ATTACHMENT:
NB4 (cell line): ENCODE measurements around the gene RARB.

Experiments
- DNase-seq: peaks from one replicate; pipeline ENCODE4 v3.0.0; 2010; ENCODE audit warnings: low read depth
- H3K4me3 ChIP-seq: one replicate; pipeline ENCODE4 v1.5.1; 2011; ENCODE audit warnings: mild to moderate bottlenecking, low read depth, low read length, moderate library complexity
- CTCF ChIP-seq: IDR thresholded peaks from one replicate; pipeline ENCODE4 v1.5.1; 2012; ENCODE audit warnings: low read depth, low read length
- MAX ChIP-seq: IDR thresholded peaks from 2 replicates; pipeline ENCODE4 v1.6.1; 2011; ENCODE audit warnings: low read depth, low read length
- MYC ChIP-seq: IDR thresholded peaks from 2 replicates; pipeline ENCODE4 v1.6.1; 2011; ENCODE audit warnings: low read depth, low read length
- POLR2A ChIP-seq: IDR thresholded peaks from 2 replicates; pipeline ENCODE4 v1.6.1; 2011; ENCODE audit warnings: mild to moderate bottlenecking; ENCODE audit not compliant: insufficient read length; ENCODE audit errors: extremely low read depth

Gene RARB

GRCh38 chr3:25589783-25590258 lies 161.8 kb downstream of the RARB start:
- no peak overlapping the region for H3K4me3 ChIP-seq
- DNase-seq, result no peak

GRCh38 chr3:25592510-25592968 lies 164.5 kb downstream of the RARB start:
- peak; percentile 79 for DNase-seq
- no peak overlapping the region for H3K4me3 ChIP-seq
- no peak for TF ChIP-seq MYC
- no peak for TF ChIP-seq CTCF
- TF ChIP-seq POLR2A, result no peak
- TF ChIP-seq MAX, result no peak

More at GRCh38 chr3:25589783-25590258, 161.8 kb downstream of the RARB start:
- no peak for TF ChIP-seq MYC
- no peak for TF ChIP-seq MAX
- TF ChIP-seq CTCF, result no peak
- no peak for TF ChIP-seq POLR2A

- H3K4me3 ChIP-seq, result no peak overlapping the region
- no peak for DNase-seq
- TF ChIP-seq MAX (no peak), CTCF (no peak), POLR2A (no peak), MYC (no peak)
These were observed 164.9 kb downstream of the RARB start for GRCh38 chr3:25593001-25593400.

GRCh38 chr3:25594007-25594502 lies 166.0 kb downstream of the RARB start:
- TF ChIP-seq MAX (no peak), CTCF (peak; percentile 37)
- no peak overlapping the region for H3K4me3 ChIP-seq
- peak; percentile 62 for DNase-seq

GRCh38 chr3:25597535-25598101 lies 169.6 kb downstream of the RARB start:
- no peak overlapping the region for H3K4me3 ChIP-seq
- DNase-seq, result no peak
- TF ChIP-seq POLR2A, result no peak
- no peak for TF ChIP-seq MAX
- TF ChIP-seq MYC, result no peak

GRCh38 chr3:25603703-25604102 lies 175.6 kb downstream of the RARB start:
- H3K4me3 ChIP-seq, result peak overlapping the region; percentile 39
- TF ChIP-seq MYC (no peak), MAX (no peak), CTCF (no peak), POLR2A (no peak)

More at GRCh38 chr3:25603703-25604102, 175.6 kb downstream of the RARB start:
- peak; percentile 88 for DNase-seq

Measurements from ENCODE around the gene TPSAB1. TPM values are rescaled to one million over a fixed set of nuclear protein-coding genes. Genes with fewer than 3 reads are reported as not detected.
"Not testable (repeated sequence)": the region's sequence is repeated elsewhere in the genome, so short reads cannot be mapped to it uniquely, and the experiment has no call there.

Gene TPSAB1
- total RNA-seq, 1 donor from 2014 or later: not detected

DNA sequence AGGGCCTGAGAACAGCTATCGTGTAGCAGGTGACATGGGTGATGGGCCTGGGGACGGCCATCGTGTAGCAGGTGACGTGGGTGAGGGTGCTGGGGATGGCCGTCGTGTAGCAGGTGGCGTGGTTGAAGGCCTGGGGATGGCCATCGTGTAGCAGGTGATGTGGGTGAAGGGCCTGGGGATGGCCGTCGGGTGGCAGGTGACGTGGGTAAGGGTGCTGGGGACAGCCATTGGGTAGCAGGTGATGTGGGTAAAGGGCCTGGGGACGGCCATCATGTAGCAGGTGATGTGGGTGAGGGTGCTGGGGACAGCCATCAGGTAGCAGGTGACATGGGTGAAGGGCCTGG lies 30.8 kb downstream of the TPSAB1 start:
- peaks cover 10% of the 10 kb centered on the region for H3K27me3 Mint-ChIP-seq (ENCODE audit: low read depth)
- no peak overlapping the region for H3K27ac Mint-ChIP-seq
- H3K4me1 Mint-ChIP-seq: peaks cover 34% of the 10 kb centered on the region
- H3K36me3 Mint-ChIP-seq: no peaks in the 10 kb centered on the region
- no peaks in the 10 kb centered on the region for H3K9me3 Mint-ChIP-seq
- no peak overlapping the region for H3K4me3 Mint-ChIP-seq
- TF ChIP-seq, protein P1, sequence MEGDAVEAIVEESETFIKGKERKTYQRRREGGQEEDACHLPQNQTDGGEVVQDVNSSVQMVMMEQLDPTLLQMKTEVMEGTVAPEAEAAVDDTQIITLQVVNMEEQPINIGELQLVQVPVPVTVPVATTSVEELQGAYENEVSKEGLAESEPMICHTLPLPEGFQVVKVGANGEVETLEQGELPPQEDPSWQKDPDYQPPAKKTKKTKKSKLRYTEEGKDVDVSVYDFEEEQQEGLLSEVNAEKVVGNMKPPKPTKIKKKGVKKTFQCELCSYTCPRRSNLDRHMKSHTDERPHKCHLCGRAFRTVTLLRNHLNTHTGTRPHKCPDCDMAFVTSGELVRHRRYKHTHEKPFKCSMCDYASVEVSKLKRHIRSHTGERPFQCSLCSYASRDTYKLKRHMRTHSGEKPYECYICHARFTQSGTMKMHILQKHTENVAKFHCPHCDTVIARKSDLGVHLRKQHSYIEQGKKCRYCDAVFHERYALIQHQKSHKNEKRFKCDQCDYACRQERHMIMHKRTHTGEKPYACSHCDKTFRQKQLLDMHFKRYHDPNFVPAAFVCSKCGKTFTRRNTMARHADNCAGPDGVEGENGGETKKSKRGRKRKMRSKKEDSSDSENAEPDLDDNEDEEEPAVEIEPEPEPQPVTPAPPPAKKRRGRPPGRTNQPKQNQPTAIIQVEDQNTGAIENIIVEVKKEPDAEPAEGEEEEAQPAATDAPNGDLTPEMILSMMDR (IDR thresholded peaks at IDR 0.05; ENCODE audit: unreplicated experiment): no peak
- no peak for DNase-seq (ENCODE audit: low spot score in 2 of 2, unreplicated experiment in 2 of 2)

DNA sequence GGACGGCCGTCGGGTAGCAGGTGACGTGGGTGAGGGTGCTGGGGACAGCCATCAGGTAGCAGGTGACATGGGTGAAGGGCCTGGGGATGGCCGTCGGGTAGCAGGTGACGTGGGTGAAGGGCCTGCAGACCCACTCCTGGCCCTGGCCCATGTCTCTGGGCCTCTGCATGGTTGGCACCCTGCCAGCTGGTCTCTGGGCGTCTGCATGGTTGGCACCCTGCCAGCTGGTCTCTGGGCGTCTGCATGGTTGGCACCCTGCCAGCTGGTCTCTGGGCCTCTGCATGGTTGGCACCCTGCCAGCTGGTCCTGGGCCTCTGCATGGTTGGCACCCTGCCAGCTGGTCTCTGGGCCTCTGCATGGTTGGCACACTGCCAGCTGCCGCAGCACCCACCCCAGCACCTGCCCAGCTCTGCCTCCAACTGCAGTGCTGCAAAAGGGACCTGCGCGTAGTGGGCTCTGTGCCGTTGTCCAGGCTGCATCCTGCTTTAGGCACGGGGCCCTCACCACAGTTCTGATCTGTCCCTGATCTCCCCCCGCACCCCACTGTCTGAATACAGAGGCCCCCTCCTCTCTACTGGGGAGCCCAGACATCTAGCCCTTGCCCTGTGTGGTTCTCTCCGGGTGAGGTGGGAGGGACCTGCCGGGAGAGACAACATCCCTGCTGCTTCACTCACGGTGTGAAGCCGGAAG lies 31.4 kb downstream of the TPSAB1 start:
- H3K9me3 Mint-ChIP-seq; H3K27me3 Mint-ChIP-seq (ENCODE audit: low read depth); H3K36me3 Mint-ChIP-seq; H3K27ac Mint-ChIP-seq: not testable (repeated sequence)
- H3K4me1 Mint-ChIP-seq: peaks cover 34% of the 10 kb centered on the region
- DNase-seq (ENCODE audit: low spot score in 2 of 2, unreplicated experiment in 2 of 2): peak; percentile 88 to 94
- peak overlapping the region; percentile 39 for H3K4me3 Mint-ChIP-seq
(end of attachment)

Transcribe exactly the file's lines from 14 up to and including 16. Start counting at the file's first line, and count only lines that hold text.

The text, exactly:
- peak; percentile 79 for DNase-seq
- no peak overlapping the region for H3K4me3 ChIP-seq
- no peak for TF ChIP-seq MYC